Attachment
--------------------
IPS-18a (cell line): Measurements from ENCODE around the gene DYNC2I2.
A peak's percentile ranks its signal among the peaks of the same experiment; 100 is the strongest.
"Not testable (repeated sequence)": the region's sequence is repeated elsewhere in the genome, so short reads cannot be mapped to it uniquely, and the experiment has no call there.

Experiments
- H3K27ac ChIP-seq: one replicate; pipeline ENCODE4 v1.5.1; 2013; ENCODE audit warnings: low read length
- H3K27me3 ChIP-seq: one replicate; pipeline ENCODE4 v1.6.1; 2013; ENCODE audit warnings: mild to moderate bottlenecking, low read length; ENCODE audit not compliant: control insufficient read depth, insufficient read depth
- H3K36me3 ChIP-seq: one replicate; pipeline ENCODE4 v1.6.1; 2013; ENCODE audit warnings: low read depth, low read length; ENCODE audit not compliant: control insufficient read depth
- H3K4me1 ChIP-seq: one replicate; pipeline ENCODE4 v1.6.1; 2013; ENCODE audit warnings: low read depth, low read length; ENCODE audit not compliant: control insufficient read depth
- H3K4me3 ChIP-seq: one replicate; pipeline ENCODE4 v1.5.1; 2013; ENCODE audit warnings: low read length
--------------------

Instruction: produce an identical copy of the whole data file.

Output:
IPS-18a (cell line): Measurements from ENCODE around the gene DYNC2I2.
A peak's percentile ranks its signal among the peaks of the same experiment; 100 is the strongest.
"Not testable (repeated sequence)": the region's sequence is repeated elsewhere in the genome, so short reads cannot be mapped to it uniquely, and the experiment has no call there.

Experiments
- H3K27ac ChIP-seq: one replicate; pipeline ENCODE4 v1.5.1; 2013; ENCODE audit warnings: low read length
- H3K27me3 ChIP-seq: one replicate; pipeline ENCODE4 v1.6.1; 2013; ENCODE audit warnings: mild to moderate bottlenecking, low read length; ENCODE audit not compliant: control insufficient read depth, insufficient read depth
- H3K36me3 ChIP-seq: one replicate; pipeline ENCODE4 v1.6.1; 2013; ENCODE audit warnings: low read depth, low read length; ENCODE audit not compliant: control insufficient read depth
- H3K4me1 ChIP-seq: one replicate; pipeline ENCODE4 v1.6.1; 2013; ENCODE audit warnings: low read depth, low read length; ENCODE audit not compliant: control insufficient read depth
- H3K4me3 ChIP-seq: one replicate; pipeline ENCODE4 v1.5.1; 2013; ENCODE audit warnings: low read length